Consultation hours and supervision(by appointment)
Thursdays, 5 – 6 pm (during the semester; there are no consultation hours on holidays or during semester breaks). next available appointments: Thu Nov 30th
Please schedule an appointment with the office: firstname.lastname@example.org until Tuesday at the latest (earlier for supervision requests).
For enquiries regarding thesis supervision (Master theses, dissertations), please submit an elaborate outline (10-12 pages, including your research question, line of reasoning, and literature) until Friday the week before at the latest.
For organisational matters, please contact my office:
Office Sophie Kroiss, B.A. B.A. email@example.com Department of Philosophy, D.0303 Universitätsstraße 7 (NIG), 1010 Wien Telefon: +43-1-4277-46403 Di-Fr 10:00-12:00
Für Betreuungsanfragen schicken Sie bitte im Zuge der Terminvereinbarung bereits bis zum Freitag der vorangehenden Woche ein ausführliches Exposé (10-12 Seiten) inkl. ausformulierter Forschungsfrage, geplanter Argumentation und Forschungsliteratur.
Für organisatorische Fragen wenden Sie sich bitte an meine Organisationsassistenz:
Sophie Kroiss, BA BA firstname.lastname@example.org Institut für Philosophie, D.0303 Universitätsstraße 7 (NIG), 1010 Wien Telefon: +43-1-4277-46403 Di-Fr 10:00-12:00
Studierende wenden sich bitte an meine Studienassistenz:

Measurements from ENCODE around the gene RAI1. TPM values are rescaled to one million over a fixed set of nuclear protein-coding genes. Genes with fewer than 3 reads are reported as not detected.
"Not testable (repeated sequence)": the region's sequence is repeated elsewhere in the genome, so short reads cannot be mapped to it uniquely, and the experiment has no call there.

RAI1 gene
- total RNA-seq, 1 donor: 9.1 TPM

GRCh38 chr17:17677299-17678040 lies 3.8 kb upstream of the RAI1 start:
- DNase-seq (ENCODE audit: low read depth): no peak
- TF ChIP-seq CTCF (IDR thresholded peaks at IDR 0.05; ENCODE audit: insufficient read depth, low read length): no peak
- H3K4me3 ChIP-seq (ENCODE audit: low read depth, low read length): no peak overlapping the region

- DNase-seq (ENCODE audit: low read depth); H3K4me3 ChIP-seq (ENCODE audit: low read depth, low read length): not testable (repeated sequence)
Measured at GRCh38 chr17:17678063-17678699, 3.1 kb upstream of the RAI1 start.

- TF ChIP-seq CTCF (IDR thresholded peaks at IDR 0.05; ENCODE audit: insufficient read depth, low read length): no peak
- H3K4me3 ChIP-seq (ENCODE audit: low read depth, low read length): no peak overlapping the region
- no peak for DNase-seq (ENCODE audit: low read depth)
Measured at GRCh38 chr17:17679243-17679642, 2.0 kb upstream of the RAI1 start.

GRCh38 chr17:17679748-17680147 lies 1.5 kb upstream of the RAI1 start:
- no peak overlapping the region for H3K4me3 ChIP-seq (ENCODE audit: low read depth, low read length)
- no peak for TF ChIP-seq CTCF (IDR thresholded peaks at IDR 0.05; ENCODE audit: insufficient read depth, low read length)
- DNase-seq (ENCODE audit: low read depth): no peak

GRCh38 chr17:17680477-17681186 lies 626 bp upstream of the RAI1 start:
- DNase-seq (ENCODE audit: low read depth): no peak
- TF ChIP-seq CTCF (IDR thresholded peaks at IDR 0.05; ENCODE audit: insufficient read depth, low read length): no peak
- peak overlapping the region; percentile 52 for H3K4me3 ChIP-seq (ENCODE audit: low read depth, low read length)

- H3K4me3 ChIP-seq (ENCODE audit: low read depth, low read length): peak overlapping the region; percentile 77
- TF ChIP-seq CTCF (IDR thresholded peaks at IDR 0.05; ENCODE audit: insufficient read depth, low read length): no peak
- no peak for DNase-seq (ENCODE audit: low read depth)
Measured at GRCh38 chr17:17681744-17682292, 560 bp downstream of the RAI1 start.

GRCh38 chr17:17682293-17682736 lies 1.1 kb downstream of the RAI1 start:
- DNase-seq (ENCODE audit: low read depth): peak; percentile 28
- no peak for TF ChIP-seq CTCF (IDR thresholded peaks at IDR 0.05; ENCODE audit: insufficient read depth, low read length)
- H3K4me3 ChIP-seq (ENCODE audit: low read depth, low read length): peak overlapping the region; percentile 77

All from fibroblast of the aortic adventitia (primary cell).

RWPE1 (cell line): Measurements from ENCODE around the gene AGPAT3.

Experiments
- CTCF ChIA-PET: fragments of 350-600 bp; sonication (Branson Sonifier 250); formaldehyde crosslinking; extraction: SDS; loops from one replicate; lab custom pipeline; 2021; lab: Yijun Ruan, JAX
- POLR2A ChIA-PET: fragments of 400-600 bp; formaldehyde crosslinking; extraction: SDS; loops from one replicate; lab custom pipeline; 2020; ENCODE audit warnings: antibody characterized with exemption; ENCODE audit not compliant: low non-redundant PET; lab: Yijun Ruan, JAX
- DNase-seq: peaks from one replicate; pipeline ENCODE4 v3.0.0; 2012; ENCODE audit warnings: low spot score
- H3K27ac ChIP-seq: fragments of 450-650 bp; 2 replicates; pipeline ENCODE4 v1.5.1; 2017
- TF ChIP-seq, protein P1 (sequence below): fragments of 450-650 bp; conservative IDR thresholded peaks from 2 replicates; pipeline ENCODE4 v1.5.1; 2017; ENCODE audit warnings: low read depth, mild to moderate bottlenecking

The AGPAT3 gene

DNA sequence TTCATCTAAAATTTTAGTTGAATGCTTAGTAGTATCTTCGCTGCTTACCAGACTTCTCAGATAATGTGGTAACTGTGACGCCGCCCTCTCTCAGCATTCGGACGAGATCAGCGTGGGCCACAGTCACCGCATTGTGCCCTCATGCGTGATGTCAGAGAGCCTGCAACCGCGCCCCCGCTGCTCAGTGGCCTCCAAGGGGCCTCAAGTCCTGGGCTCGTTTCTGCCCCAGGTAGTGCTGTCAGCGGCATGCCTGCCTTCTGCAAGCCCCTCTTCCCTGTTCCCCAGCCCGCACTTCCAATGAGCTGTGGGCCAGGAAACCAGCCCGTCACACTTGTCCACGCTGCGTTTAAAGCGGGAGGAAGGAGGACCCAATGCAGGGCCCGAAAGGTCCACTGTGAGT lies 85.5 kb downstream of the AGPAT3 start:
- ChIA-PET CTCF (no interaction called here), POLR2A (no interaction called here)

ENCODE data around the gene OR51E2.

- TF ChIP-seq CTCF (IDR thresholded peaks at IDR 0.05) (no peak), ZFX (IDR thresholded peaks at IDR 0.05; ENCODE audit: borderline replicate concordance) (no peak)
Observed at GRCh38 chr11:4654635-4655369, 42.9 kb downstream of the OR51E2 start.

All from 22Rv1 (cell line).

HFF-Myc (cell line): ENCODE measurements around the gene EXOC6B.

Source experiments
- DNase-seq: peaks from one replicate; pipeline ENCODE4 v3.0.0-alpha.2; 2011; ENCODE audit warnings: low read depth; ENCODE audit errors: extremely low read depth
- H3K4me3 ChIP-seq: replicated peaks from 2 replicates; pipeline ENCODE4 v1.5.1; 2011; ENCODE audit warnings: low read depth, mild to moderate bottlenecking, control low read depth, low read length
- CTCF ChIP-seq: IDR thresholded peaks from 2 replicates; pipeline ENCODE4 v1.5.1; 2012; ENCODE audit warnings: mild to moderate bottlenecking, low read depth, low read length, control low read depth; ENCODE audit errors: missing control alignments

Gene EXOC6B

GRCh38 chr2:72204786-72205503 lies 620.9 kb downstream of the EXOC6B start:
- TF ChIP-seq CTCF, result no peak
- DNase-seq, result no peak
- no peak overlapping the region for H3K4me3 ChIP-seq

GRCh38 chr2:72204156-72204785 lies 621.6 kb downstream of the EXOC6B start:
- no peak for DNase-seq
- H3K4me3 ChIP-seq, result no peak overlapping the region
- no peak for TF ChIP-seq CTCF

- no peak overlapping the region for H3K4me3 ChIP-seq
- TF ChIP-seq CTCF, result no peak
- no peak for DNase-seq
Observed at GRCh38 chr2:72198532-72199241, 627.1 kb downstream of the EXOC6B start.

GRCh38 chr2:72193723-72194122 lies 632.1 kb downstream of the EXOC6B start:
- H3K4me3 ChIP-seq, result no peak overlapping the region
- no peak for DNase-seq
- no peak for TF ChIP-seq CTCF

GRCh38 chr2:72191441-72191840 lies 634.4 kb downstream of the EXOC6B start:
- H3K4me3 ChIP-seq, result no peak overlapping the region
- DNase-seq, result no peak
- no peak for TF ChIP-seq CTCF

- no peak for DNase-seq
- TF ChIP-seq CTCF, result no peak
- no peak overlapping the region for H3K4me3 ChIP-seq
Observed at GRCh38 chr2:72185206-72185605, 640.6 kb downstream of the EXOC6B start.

Protecting Humankind’s Common Cultural Heritage: The Problem of Cultural Appropriation
We have invited Cecile Fabre (All Souls College, Oxford) to give a guest lecture at our Department.
December 14, 2023, 6:30 – 8:00 p.m. Deparment of Philosophy, room 3D NIG, 7 Universitätsstraße, 1010 Vienna
The thought that there are cultural landmarks which have universal value is a familiar one. It is at the heart of UNESCO’s and the World Heritage’s mission, and is affirmed in a number of international declarations, not least the Convention Concerning the Protection of World Cultural and Natural Heritage. For all its appeal, UNESCO’s ideals raise some deep concerns. In particular, it is not easy to articulate an account of universal value; and it is not easy to show why we are under moral obligations in respect of that heritage. Nevertheless, I attempt to defend those ideals. I seek to show that the protection of humankind’s heritage, qua humankind’s, not only is a moral imperative: more strongly put, it is a duty of justice. I then address one of the most important objections to it – namely that it undermines states’ and their citizenries’ legitimate interest in deciding what to do with landmarks which are located on their territory.